The owner of a Hunter Valley petting zoo has been found guilty of animal cruelty and ordered to rehome or surrender all animals in his care.
Joshua Luke Fraser, who owns Huntervalley Minifarm, was found guilty of four counts of animal cruelty in Kurri Kurri Local Court on July 27.
The Sawyers Gully man was accused of failing to provide proper and sufficient food and failing to provide veterinary treatment to a severely emaciated male dromedary camel.
He was also charged with an act of cruelty, failing to provide veterinary treatment, and failing to provide proper and sufficient drink to a female brown mixed breed cow.
The cow, named Honey, had suffered birthing paralysis and was unable to stand.
Magistrate Railton convicted the 29-year-old and ordered him to enter into a good behaviour bond for two years, banned him from purchasing, acquiring, or taking possession of any animal for five years and to pay $3,430 in costs.
Both matters were dealt with together, but there was a nine month period between the two incidents.
He was instructed to rehome or surrender all remaining animals in his care.
Charges relating to the cow
RSPCA NSW inspectors attended a Sawyers Gully property on October 19, 2015 after they received a report that a cow was down and struggling after giving birth.
The cow was unable to stand and suffering from what appeared to be calving paralysis. Investigators found a mostly empty water container nearby.
The inspector handed Mr Fraser written directions to provide the cow with water, shelter and veterinary treatment, in an attempt to educate and work with him.
Two days later, a veterinarian and RSPCA NSW inspectors re-attended the property to ensure compliance, only to find the cow still down and in such a state that the veterinarian deemed euthanasia to be the only humane option.
The calf was stillborn and Mr Fraser had reportedly put the dead body on an ants nest.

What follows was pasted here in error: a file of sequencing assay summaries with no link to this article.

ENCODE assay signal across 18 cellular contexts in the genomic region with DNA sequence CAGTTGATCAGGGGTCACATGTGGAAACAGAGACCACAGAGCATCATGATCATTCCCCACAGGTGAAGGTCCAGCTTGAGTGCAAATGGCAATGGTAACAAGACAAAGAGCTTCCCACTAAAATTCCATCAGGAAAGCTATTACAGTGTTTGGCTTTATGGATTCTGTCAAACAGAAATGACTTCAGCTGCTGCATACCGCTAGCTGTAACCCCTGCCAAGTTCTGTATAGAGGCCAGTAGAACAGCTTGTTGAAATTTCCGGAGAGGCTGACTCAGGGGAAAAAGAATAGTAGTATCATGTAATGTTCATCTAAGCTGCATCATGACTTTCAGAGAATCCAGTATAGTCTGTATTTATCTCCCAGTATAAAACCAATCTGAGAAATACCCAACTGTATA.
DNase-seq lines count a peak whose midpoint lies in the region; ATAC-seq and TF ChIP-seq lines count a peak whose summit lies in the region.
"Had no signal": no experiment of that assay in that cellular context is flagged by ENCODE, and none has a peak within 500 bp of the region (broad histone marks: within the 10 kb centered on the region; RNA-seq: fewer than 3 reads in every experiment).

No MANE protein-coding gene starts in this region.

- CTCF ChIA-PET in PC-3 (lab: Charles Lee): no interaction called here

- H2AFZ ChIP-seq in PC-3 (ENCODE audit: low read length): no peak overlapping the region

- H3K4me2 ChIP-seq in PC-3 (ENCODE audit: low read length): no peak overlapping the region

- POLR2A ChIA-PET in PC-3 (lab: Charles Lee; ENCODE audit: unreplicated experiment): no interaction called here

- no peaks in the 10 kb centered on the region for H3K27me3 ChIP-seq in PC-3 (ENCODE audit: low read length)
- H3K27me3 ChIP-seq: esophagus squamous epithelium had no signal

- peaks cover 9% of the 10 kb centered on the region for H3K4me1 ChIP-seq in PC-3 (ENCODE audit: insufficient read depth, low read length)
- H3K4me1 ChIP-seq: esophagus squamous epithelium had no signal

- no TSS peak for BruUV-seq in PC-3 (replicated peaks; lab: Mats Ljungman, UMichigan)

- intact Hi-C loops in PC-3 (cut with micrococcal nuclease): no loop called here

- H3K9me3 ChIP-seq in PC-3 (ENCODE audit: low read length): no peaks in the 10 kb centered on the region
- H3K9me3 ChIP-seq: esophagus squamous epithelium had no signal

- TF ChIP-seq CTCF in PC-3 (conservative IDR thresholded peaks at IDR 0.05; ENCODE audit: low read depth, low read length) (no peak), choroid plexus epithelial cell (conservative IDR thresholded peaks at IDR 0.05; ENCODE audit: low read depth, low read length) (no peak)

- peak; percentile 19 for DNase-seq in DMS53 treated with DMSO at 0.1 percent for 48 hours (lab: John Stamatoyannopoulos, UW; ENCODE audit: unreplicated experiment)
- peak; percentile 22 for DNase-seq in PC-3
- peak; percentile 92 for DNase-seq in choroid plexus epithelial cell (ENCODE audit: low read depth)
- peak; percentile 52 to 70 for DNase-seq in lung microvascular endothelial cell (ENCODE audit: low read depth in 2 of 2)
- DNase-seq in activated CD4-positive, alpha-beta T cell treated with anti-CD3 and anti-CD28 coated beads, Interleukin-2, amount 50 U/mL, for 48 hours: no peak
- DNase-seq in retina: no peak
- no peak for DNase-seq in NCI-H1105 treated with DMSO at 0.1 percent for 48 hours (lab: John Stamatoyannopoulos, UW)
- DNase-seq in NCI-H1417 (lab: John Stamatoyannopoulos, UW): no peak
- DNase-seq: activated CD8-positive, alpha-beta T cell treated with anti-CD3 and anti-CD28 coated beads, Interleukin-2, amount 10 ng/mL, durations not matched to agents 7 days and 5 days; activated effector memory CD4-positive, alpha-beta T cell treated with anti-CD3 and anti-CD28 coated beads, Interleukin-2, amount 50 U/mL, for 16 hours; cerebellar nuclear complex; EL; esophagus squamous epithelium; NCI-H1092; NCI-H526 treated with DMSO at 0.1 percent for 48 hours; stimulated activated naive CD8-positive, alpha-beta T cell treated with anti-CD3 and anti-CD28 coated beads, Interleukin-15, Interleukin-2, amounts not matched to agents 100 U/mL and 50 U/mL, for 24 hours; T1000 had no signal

Veterinary analysis showed the cow was emaciated, her abdomen bloated and vulva swollen and bloody and she was unable to move herself. She was severely dehydrated and weak.
In an interview under caution, Mr Fraser said Honey was a pet cow he had owned since she was one day old, and admitted she had not seen a veterinarian at all.
Charges relating to the camel
RSPCA NSW inspectors again attended the Sawyers Gully property in July 2016 after receiving a complaint about a camel in poor condition.
Upon arrival they believed the camel was in very poor condition, but took photographs to present to a veterinarian with experience in camels.
The veterinarian confirmed the camel was “horribly emaciated” and arrangements were put in place to seize the camel for veterinary treatment.
The camel’s condition was so severe that it was difficult to define normal muscle development over his body. He had a heavy parasite burden and blood tests revealed a severely anemic and debilitated animal.
The veterinary report outlined an expert opinion that the camel had not received proper and sufficient food for at least six months.
An RSPCA spokesperson said in statement that Mr Fraser did not respond to requests to conduct a recorded interview as part of the investigation.
The camel later died of a suspected lethal snake bite while under veterinary treatment.